Review 2

Summary and Contributions: The paper targets the problem of generalization of graph neural networks (GNNs) to different graph sizes and scales. The authors suggest two main extensions of GNNs to address this issue: (1) applying a variable amount of message passing steps,that is controlled by a new learnable termination module. This makes sense since the number of iterations in many graph tasks depends on the size of the graph (2) using homogenous GNNs (by removing the biases). This makes sense since many graph tasks are homogenous with respect to the graph features (e.g. optimal value of TSP). The authors also provide theoretical analysis of the main building block - homogenous MLP (expressivity and generalization). The authors provide an extensive and convincing experimental evaluation to show that their method indeed improves performance on various tasks. From my point of view the iterative module is a significant contribution that suggests a solution to a problem that was overlooked by the graph learning community for a very long time: bounded depth GNNs have restricted expressivity. The homogenous prior is a nice but secondary contribution.

Strengths: * important problem: the paper targets the ability of GNNs to generalize to larger graphs. This is an interesting and important question. Moreover, as stated above, the iterative module is a significant contribution that suggests a solution to a problem that was overlooked by the graph learning community for a very long time: there are graph learning tasks (and some of them are very simple) that constant depth gnns cannot solve. * The paper provides an extensive evaluation section showing that the suggested extensions work well.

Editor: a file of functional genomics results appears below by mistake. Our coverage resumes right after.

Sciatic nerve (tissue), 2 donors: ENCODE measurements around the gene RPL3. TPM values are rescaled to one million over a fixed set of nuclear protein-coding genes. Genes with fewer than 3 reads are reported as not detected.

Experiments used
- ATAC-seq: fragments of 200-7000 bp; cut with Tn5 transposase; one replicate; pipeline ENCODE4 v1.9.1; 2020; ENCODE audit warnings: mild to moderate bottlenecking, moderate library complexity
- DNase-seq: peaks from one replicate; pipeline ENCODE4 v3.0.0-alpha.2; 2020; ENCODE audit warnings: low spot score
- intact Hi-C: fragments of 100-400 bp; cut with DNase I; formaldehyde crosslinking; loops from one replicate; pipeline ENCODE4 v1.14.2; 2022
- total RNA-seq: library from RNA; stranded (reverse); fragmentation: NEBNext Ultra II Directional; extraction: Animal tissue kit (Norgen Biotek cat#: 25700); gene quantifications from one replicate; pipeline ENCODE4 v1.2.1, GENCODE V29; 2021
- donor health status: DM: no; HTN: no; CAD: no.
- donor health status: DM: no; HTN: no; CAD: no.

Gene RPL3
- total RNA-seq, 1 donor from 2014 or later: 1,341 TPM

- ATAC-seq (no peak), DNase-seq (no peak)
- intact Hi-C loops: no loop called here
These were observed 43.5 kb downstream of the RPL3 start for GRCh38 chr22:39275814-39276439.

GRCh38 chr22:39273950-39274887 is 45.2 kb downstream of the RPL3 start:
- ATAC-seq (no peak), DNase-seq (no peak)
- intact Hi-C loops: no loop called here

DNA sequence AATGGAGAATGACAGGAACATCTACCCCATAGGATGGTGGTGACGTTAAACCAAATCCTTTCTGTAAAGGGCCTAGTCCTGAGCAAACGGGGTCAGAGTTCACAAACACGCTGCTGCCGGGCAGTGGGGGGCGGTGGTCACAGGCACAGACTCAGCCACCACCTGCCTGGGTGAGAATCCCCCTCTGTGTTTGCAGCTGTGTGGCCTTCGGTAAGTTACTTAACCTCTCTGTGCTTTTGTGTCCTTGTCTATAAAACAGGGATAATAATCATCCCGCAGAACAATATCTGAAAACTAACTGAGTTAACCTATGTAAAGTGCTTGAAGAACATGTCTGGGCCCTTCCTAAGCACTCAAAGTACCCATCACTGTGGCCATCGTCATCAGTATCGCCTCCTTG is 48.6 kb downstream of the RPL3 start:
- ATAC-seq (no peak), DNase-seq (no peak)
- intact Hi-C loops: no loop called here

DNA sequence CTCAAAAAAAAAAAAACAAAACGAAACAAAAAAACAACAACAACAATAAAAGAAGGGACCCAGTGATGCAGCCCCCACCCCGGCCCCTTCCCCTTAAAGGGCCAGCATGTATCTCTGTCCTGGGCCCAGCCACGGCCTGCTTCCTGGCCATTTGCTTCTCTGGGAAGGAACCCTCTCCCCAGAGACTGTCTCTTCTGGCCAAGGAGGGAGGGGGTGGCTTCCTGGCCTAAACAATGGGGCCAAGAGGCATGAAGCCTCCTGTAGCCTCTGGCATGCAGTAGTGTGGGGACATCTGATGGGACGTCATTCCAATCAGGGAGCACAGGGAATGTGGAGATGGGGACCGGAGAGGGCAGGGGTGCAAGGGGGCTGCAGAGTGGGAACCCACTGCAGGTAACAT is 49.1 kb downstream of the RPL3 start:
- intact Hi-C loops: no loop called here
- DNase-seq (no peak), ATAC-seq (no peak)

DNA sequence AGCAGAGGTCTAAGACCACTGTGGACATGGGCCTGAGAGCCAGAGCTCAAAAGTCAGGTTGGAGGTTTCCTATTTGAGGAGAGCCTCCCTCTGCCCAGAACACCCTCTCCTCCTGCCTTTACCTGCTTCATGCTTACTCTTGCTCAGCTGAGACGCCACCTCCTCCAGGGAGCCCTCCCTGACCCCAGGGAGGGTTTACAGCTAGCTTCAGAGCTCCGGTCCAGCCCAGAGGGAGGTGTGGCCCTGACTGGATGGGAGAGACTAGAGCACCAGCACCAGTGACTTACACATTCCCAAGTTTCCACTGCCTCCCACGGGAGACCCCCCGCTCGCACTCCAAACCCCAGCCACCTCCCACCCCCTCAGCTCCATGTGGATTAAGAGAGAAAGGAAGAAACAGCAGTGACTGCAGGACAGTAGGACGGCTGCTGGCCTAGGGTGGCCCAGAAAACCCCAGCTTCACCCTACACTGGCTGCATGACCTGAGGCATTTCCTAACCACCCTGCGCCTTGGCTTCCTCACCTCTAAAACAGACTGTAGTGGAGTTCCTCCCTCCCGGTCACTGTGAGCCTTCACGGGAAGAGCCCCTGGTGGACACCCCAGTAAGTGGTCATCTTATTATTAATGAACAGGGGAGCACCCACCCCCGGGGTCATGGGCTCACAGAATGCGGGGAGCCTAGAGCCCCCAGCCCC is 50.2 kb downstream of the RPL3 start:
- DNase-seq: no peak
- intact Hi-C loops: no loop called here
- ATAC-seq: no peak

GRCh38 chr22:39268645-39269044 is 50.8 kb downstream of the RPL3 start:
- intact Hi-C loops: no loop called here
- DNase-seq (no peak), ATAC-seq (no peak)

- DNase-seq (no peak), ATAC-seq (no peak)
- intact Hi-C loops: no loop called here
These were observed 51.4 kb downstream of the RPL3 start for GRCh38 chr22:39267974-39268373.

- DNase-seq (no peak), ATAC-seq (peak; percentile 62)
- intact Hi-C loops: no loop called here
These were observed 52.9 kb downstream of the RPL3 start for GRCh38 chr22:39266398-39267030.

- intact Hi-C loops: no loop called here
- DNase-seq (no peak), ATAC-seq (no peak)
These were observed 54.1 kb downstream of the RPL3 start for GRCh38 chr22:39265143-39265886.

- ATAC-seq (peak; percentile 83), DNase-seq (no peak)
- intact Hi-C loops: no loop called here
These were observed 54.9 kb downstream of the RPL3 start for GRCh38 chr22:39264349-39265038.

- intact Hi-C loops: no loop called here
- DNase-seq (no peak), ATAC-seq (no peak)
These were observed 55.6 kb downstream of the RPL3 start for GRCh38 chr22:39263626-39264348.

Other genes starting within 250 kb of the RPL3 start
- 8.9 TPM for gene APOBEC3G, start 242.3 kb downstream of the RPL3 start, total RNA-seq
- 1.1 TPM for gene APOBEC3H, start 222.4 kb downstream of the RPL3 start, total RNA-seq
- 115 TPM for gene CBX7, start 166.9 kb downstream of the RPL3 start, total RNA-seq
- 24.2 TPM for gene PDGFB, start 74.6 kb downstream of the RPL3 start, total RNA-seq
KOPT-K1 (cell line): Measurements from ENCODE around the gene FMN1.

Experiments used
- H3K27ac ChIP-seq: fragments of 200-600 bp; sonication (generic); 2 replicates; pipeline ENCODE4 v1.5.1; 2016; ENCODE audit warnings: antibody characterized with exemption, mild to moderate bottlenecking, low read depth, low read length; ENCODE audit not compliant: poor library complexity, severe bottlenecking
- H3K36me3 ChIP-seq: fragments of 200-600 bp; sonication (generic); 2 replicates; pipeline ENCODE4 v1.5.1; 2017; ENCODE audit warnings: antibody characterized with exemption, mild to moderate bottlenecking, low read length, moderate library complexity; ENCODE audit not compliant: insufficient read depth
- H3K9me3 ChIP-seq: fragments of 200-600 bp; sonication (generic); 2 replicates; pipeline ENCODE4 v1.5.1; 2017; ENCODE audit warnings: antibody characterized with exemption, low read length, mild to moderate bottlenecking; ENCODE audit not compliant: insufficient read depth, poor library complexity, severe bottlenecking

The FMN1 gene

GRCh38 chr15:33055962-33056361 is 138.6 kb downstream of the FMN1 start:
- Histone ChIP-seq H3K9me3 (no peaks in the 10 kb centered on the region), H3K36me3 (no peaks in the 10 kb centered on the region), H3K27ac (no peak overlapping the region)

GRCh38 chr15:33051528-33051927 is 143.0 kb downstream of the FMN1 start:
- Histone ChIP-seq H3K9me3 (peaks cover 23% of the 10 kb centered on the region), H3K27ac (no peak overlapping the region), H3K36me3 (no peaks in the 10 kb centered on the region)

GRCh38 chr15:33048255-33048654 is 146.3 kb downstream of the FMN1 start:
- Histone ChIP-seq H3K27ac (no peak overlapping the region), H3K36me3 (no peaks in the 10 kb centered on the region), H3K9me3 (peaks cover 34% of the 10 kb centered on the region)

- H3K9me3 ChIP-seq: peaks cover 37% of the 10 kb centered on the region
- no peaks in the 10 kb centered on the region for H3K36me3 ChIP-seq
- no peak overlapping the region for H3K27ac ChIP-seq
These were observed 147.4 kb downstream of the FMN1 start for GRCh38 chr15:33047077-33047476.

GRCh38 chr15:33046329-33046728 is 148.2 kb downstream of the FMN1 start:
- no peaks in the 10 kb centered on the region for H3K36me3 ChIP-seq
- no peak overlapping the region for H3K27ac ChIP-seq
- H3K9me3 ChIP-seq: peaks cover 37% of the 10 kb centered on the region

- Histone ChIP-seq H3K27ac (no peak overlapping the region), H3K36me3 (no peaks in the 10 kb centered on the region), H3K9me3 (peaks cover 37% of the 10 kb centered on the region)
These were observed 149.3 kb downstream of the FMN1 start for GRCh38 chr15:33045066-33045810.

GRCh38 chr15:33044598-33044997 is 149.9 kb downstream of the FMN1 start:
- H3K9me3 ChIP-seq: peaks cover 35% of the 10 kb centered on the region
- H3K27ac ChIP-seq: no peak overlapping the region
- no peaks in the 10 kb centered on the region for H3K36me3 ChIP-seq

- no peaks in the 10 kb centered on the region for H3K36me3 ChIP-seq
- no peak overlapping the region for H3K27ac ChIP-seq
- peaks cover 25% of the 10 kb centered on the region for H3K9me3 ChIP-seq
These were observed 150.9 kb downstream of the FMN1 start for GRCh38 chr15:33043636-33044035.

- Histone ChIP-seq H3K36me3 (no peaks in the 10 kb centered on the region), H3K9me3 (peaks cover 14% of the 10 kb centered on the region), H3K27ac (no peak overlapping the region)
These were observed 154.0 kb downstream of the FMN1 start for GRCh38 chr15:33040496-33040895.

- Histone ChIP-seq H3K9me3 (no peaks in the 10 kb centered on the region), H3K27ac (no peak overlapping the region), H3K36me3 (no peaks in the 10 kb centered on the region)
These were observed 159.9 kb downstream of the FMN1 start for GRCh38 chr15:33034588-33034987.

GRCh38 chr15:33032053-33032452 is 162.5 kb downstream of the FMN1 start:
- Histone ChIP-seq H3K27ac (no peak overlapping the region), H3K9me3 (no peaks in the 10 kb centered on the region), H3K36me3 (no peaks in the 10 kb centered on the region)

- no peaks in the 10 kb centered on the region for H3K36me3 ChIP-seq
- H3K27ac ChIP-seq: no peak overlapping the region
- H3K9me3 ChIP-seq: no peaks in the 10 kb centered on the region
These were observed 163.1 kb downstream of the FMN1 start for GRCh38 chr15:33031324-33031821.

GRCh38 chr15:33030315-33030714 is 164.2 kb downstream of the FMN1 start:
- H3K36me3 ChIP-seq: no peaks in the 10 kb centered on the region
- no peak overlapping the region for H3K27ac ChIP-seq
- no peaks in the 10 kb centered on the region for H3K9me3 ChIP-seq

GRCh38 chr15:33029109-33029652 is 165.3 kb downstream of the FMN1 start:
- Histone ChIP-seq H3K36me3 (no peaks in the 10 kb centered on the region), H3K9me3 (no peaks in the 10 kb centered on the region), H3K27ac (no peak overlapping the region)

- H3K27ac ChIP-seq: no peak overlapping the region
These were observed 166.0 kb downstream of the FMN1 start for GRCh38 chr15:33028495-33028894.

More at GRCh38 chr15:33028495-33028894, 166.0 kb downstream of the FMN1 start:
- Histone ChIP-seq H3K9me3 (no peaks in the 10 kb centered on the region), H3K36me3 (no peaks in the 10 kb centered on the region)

Weaknesses: The paper has some organization problems and I think it will benefit from some changes: (i) I believe that the iterative module is the significant contribution of this paper and should be more emphasized (ii) The theoretical analysis of the homo-mlp modules is nice but seems a bit unrelated to the flow of the paper. (iii) the path GNN module is only briefly mentioned in the main test. I would suggest removing it or doing a better job explaining it.

Correctness: Looks OK.

Clarity: The writing can be improved, See my comments in the Weaknesses section above. Nevertheless this is not a big issue and I think it can be addressed during the revision period.

Relation to Prior Work: As far as I can tell, the work is properly positioned with respect to previous work. I would add a discussion on the problem of training deep gnns which became popular recently and is related to the iterGNN architecture.

Reproducibility: Yes